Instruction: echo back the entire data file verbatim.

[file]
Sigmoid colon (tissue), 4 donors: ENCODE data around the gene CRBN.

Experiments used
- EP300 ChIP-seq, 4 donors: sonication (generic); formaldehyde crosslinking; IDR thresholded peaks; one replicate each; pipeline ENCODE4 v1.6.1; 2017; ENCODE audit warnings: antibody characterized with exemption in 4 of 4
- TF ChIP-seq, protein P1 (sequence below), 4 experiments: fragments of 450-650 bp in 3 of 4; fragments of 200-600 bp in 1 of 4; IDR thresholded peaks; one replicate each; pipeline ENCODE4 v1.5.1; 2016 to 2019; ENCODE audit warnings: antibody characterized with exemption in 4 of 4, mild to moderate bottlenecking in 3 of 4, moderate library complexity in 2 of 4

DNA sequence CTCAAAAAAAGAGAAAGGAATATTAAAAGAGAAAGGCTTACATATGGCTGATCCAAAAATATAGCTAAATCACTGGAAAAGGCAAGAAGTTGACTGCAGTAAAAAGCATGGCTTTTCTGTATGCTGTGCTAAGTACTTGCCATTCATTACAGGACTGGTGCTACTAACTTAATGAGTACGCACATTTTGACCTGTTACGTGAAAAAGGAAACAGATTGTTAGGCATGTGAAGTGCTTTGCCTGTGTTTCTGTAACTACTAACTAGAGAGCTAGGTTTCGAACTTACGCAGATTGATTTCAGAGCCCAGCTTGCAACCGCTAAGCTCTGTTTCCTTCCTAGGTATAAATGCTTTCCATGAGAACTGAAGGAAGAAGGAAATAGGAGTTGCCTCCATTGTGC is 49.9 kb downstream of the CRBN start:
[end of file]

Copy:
Sigmoid colon (tissue), 4 donors: ENCODE data around the gene CRBN.

Experiments used
- EP300 ChIP-seq, 4 donors: sonication (generic); formaldehyde crosslinking; IDR thresholded peaks; one replicate each; pipeline ENCODE4 v1.6.1; 2017; ENCODE audit warnings: antibody characterized with exemption in 4 of 4
- TF ChIP-seq, protein P1 (sequence below), 4 experiments: fragments of 450-650 bp in 3 of 4; fragments of 200-600 bp in 1 of 4; IDR thresholded peaks; one replicate each; pipeline ENCODE4 v1.5.1; 2016 to 2019; ENCODE audit warnings: antibody characterized with exemption in 4 of 4, mild to moderate bottlenecking in 3 of 4, moderate library complexity in 2 of 4

DNA sequence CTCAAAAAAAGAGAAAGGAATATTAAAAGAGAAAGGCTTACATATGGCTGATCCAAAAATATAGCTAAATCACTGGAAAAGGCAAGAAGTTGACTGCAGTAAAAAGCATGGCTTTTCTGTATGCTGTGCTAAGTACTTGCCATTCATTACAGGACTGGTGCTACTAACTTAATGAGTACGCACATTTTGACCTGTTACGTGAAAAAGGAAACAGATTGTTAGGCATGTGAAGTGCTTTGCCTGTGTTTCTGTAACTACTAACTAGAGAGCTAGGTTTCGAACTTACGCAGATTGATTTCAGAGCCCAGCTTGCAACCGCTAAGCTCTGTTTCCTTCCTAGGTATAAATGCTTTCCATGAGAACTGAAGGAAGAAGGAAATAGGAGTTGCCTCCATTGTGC is 49.9 kb downstream of the CRBN start: